— Sir Walter Scott, Tales of a Grandfather, Second Series, Vol. I, 1842.
[W]hen an estate is so heavily burdened by an accumulation of debts inherited by its present possessor from the unwisdom of their forefathers. A point is ever reached … when the interest on money borrowed can no longer be paid and the lands themselves have to be sold. This in brief is what had happened not only with the lands we speak to you of, but of nearly all the lands which march with Ardkinglass. You will all of you recollect that it was but some 10 years ago that the neighbouring estate of Strachur which (with that of Ardgarten) was held for at least 9 centuries by a branch of our race passed into other hands. Drimsynie, Carrick, Ardentinny and Kilmun and even Dunoon all once part of the vast Barony of Ardkinglass and all held by younger sons of the parent stock have long since passed away, with the single exception of Dunoon which is still held by one of the old race. And though it seem but a span in the lifetime of a planet, and though the hills that keep watch, in their own unchanging silence, over the changing ownership of the glens, shall smile at the thought it seems a long time in the history of the race when we look back at the far off day when Cailein Oig first Laird of Ardkinglass with his three tall sons settled, in the place where in obedience to a predicted omen his hamper strings should snap.
Letter of Niall Diarmid Campbell, 10th Duke of Argyll, to the tenantry of Ardkinglas upon deciding to sell the estate (h/t Ardkinglas Estate).
Sieing the bark is come heir with the meal I desire now that you send onelie about threttie seckis alongis in Auchnabrekis boat and lat all the rest remaine till my farder ordours. In the meantime haist heir all the amunitione, powder, lead and matches that come fra Glenurquhy and send back this boatt of Macleanis with it and send some trustie man with it and some of the sojouris that are coming up to guard it. And lat it be haisted with expeditioune. Iff this overtake Auchnabrekis boatt lat the amunition be sent on hir. And howsoevir you shall not faill to haist both McCleanis boat and your awine sax oared boat with all possible diligence. And so I rest, your loving Coosen,
Inverlochie, last Jan. 1645.
After the writing hereof I have stayed yor awine boatt and so send the amunition in the reddiest boatt.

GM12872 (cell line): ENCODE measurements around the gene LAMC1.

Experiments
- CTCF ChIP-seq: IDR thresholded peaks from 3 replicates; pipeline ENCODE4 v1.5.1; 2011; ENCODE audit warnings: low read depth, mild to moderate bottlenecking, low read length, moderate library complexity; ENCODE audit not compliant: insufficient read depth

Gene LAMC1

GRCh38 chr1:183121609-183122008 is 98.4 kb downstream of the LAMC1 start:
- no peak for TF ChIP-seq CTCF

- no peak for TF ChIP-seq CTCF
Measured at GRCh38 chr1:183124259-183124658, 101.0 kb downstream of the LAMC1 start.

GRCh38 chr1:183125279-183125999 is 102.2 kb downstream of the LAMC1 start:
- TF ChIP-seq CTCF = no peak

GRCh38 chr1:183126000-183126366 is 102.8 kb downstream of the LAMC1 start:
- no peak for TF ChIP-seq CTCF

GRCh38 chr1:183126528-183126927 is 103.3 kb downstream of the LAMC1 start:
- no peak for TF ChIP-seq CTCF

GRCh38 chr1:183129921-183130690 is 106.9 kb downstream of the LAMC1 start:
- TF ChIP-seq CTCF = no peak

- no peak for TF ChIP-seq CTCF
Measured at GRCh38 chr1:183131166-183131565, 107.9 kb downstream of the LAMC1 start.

Eodem anno  infra octavas Ascencionis beatae Virginis Mariae idem rex Ergadiensis devicit in medio Ergadiae et totam terram sibi subegit, ducem eorum nomine Alexandrum de Argadia fugientem ad castrum de Dunstafinch per aliquod tempus inibi obsedit, qui eidem regi Castrum reddidit et sibi homagium facere recusans, dato salvo conductu sibi et omnibus secum recedere volentibus in Angliam fugit et ibidem debitum naturae persolvit.
John of Fordun, Chronica Gentis Scotorum, cxxvi.
The king that stout wes stark and bauld
Till Dunstaffynch rycht sturdely
A sege set and besily
Assaylit the castell it to get,
And in schort tym he has thaim set
In swilk thrang that tharin war than
That magre tharis he it wan,
And ane gud wardane tharin set
And betaucht hym bath men and met
Sua that he lang tyme thar mycht be
Magre thaim all off that countre.
I have heard many names of St. Briget, most beloved of Gaelic saints, with whom the month of February is identified . . . the month of “Bride min, gentle St. Bride” . . . Brighid boidheach Muime Chriosd, Bride the Beautiful, Christ’s Foster Mother . . . but there are three so less common that many even of my readers familiar with the Highland West may not know them. These are “the Fair Woman of February,” “St. Bride of the Kindly Fire,” and “St. Bride (or Briget) of the Shores.” They are of the Isles, and may be heard in some of the sgeulachdan gàidhealach, or Gaelic tales, still told among seafaring and hill folk, where the curse of cheap ignoble periodicals is unknown and books are rare. True, in several of the isles . . . Colonsay, Tiree, the Outer Hebrides . . . “St. Bride of the Shores” is not infrequent in songs and seasonal hymns, for when her signals are seen along the grey beaches, on the sandy machars, by the meadow path, the glen-track, the white shore-road, the islanders know that the new year is disclosed at last, that food, warmth, and gladness are coming out of the south. As “the Fair Woman of February,” though whatever other designation St. Bride goes by, she is often revealed. Her humble yellow fires are lit among the grasses, on the shore-ways, during this month. Everywhere in the Gaelic lands “Candlemas-Queen ” is honoured at this time. Am Fheill Bhride, the Festival of St. Briget, was till recently a festival of joy throughout the west, from the Highland Line to the last weedy shores of Barra or the Lews: in the isles and in the remote Highlands, still is.